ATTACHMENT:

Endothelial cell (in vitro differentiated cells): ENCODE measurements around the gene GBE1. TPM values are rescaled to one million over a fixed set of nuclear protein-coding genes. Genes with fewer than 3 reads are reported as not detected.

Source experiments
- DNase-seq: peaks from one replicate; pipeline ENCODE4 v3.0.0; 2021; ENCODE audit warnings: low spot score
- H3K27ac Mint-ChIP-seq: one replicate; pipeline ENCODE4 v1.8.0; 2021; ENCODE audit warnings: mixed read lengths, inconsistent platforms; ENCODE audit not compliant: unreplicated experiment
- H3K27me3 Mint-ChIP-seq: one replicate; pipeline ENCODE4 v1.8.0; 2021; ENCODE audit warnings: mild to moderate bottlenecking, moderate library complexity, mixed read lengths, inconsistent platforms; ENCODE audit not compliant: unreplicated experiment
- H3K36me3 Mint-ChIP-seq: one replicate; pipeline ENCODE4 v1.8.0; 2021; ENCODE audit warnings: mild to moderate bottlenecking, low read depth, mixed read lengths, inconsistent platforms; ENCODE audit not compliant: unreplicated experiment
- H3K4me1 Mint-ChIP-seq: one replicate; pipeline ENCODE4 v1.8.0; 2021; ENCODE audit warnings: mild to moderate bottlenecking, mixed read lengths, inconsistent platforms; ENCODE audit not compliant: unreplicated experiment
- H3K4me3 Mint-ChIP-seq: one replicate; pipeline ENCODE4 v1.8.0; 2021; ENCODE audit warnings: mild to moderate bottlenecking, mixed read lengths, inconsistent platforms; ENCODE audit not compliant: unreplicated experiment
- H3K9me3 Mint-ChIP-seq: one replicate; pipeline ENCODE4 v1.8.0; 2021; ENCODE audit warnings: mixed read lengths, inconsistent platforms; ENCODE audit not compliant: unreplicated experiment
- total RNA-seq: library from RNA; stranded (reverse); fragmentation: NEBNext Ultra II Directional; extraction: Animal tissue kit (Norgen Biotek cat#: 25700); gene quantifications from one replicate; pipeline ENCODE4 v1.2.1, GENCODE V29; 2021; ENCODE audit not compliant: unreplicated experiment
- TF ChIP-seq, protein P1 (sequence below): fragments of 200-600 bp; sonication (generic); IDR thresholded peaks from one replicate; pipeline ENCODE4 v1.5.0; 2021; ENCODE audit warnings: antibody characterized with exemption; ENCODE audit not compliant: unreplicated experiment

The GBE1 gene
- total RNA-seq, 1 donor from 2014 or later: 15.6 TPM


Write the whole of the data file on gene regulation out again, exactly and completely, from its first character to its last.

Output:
Endothelial cell (in vitro differentiated cells): ENCODE measurements around the gene GBE1. TPM values are rescaled to one million over a fixed set of nuclear protein-coding genes. Genes with fewer than 3 reads are reported as not detected.

Source experiments
- DNase-seq: peaks from one replicate; pipeline ENCODE4 v3.0.0; 2021; ENCODE audit warnings: low spot score
- H3K27ac Mint-ChIP-seq: one replicate; pipeline ENCODE4 v1.8.0; 2021; ENCODE audit warnings: mixed read lengths, inconsistent platforms; ENCODE audit not compliant: unreplicated experiment
- H3K27me3 Mint-ChIP-seq: one replicate; pipeline ENCODE4 v1.8.0; 2021; ENCODE audit warnings: mild to moderate bottlenecking, moderate library complexity, mixed read lengths, inconsistent platforms; ENCODE audit not compliant: unreplicated experiment
- H3K36me3 Mint-ChIP-seq: one replicate; pipeline ENCODE4 v1.8.0; 2021; ENCODE audit warnings: mild to moderate bottlenecking, low read depth, mixed read lengths, inconsistent platforms; ENCODE audit not compliant: unreplicated experiment
- H3K4me1 Mint-ChIP-seq: one replicate; pipeline ENCODE4 v1.8.0; 2021; ENCODE audit warnings: mild to moderate bottlenecking, mixed read lengths, inconsistent platforms; ENCODE audit not compliant: unreplicated experiment
- H3K4me3 Mint-ChIP-seq: one replicate; pipeline ENCODE4 v1.8.0; 2021; ENCODE audit warnings: mild to moderate bottlenecking, mixed read lengths, inconsistent platforms; ENCODE audit not compliant: unreplicated experiment
- H3K9me3 Mint-ChIP-seq: one replicate; pipeline ENCODE4 v1.8.0; 2021; ENCODE audit warnings: mixed read lengths, inconsistent platforms; ENCODE audit not compliant: unreplicated experiment
- total RNA-seq: library from RNA; stranded (reverse); fragmentation: NEBNext Ultra II Directional; extraction: Animal tissue kit (Norgen Biotek cat#: 25700); gene quantifications from one replicate; pipeline ENCODE4 v1.2.1, GENCODE V29; 2021; ENCODE audit not compliant: unreplicated experiment
- TF ChIP-seq, protein P1 (sequence below): fragments of 200-600 bp; sonication (generic); IDR thresholded peaks from one replicate; pipeline ENCODE4 v1.5.0; 2021; ENCODE audit warnings: antibody characterized with exemption; ENCODE audit not compliant: unreplicated experiment

The GBE1 gene
- total RNA-seq, 1 donor from 2014 or later: 15.6 TPM